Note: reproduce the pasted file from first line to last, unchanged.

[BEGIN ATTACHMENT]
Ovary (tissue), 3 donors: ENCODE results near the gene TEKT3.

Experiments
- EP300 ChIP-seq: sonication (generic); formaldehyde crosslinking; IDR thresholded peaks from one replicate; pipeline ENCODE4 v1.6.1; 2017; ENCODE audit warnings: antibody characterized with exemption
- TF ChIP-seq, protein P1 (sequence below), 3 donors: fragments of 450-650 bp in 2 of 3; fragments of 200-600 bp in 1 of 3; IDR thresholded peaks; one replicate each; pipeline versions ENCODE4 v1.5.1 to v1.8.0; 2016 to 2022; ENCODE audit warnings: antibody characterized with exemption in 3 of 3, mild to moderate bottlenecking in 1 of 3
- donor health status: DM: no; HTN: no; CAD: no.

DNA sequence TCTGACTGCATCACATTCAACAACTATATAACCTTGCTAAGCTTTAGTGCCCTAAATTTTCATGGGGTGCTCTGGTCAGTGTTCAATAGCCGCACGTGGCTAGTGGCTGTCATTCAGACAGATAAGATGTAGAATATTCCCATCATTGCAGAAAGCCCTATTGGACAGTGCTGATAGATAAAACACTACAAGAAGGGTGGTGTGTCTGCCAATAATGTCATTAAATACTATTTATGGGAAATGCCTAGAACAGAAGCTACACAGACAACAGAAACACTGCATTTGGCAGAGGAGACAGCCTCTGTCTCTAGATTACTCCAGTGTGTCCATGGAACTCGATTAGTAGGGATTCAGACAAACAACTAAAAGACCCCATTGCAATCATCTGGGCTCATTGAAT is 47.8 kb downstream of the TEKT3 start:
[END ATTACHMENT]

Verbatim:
Ovary (tissue), 3 donors: ENCODE results near the gene TEKT3.

Experiments
- EP300 ChIP-seq: sonication (generic); formaldehyde crosslinking; IDR thresholded peaks from one replicate; pipeline ENCODE4 v1.6.1; 2017; ENCODE audit warnings: antibody characterized with exemption
- TF ChIP-seq, protein P1 (sequence below), 3 donors: fragments of 450-650 bp in 2 of 3; fragments of 200-600 bp in 1 of 3; IDR thresholded peaks; one replicate each; pipeline versions ENCODE4 v1.5.1 to v1.8.0; 2016 to 2022; ENCODE audit warnings: antibody characterized with exemption in 3 of 3, mild to moderate bottlenecking in 1 of 3
- donor health status: DM: no; HTN: no; CAD: no.

DNA sequence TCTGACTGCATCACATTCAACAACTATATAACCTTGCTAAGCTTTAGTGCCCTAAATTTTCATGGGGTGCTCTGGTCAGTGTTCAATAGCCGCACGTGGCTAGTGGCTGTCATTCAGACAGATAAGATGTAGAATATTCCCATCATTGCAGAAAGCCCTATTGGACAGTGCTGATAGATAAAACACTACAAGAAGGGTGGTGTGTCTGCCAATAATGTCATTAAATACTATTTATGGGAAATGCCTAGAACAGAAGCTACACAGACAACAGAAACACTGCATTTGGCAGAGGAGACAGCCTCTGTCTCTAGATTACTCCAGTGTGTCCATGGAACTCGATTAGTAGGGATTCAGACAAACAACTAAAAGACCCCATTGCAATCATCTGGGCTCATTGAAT is 47.8 kb downstream of the TEKT3 start: